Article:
Jude 22-23: How to deal with problems in the original text

How do you men handle difficult texts of Scripture like Jude 22-23?  What do you do when you have 15-20 hours to finish your Sunday morning sermon and you encounter a text that has a number of diverse readings?  How would you counsel someone who has seminary training but is not a “Dr. Randy linguist”?  How much time should be spent trying to solve the following problems:

 When you come to Jude 22-23 you realize that the conservative Greek scholars don’t agree on the original manuscript.  One scholar notes “The most striking feature of the textual tradition is that some witnesses divide the text into two clauses, while other witnesses divide into three.”  That is a somewhat signficant variant.

 In addition to this one must determine if the main imperative should be “have mercy” (eleeite) or “reprove” (elenchete)?  Also, should diakrino be translated “doubters” or “disputers”?

 Even if i were a Greek scholar, like Dr. Thomas Schreiner, who spent numerous hours trying to sort out these problems for his commentary on Jude; at the end of the day Schreiner writes “certainty on whether the text should be divided into two or two clauses cannot be attained.”  If Schreiner, a wonderful N.T. scholar, who probably sight reads the Greek text comes to this conclusion, where does that leave the seminary trained pastor?

How many hours would you recommend the typical pastor invest trying to sort out P72 and Vaticanus B and Codex Alexandrinus in addition to the numerous journal articles that are written on the subject (S. Kubo, J.M. Ross, etc)?  One could spend his entire twenty hours on this issue and then come to the same conclusion as Dr. Schreiner….

 What say you?

5 responses to this post.

  1. Posted by Hayden on February 20, 2008 at 8:38 pm


    Study hard! Make a decision. Then preach it with passion. I know that sounds simplistic, but it is the truth. How many times have you looked at old notes on a passage and thought, ‘what was I thinking back then’? If you are faithfully bathing the passage in prayer, and doing your study you are doing what you are called to do.

    As far as looking at journal articles, look at a couple but if they keep falling into 2 categories, ultimately you have to chose a side to fall on.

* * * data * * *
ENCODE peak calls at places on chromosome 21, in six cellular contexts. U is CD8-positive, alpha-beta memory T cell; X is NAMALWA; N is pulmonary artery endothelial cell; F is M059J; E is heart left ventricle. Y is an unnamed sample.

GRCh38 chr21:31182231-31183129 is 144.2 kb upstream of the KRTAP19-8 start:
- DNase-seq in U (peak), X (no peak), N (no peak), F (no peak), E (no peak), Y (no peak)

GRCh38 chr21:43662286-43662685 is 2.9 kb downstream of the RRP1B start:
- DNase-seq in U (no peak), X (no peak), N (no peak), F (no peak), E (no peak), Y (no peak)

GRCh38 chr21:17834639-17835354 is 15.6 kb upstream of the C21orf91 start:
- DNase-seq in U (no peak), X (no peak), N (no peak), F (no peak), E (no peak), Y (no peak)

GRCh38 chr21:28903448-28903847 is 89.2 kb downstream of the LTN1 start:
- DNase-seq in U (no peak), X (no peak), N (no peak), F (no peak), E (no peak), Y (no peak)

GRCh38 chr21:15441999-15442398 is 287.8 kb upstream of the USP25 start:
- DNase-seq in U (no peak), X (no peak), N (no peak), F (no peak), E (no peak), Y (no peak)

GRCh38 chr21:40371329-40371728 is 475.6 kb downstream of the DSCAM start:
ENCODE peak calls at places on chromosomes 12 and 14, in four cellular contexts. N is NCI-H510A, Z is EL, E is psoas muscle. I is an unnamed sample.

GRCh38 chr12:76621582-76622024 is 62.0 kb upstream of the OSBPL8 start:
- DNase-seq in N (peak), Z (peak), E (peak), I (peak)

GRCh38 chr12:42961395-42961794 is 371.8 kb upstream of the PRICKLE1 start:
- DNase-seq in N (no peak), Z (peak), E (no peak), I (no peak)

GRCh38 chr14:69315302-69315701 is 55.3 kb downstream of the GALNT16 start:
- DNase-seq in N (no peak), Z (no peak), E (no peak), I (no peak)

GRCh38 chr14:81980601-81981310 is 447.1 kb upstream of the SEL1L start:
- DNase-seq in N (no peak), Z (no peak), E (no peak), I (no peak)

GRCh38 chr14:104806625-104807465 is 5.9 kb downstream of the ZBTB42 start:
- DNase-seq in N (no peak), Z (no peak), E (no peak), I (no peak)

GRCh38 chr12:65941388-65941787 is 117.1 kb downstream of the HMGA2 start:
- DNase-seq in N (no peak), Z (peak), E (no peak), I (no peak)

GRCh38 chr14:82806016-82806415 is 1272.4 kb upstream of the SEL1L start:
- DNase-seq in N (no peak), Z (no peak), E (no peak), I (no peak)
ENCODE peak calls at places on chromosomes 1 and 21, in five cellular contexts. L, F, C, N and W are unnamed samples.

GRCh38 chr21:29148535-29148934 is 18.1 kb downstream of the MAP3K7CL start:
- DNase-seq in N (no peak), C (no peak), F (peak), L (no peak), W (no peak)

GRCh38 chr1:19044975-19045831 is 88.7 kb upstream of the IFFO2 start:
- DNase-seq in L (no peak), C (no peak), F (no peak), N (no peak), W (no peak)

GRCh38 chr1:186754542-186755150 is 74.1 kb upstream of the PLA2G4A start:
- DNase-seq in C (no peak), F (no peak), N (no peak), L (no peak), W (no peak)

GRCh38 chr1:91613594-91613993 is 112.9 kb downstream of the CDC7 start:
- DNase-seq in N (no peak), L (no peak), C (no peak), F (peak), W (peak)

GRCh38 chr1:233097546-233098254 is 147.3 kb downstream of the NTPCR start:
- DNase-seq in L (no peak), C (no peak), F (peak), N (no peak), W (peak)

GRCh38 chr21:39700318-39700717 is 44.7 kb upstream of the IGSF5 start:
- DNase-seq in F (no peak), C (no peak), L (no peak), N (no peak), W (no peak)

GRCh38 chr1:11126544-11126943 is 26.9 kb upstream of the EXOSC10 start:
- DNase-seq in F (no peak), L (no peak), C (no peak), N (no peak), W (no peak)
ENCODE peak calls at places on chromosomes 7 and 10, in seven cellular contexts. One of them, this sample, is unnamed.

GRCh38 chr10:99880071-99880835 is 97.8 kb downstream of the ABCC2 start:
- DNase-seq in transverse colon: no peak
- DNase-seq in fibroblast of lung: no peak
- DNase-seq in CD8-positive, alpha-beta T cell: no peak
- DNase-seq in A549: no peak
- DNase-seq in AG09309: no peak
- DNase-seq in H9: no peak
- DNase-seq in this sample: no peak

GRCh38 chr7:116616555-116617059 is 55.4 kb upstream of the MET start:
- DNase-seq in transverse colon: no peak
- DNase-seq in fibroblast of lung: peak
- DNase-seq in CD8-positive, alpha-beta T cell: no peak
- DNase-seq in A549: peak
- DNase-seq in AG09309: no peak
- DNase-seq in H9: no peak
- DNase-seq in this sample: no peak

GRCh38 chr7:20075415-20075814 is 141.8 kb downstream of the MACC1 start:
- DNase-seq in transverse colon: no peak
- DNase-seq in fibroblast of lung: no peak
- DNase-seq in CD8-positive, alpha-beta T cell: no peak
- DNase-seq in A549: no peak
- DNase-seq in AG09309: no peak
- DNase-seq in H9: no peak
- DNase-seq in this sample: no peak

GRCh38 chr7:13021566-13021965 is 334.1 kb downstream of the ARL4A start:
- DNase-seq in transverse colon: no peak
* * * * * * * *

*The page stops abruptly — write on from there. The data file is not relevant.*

Hope that helps my brother!

  2. I couldn’t agree more with what Hayden said above. Be familiar with the issues in the text but avoid getting bogged down in minutia that you can’t solve. If Hort, Shreiner, Metzger, or Hiebert have not solved the issue there is very little hope that any of us normal guys will get to the bottom of it within a day.

    Depending on how you define a “variant” there could be half a million of them which means your preaching could turn into a textual criticism class if your not careful.

    Additionally, there is no doctrine hanging in the balance here and I might point out that the meaning/purpose/message of Jude is not adversely affected one way or the other on this variant.

    Lastly, the Lord in His sovereignty knew we would struggle with such things which might be why he said in the very next verse “now to Him who is able to keep you from stumbling . . .”

  3. Instead of spending hours looking though individual variants, I would look at the agreement between text then use what makes the most sense in the context of the Greek text. You can drive yourself nuts looking at each textual variant individually.

  4. I agree w/ Martin. Take a Ockham’s Razor approach: the simplest solution that makes the most sense is probably the correct one, so long as it agrees with other texts.

  5. Posted by Tony on October 20, 2009 at 3:16 pm

    I am a youth pastor in Dallas, Texas and I just stumbled upon your blog. I am actually preaching through Jude and this week its 17-23. I am glad to see that other people have troubles with the same issues I do. Not that I like to see other people with troubles, it is just a comforting reminder to know that I am not the first to tackle this text and had a hard time doing it.

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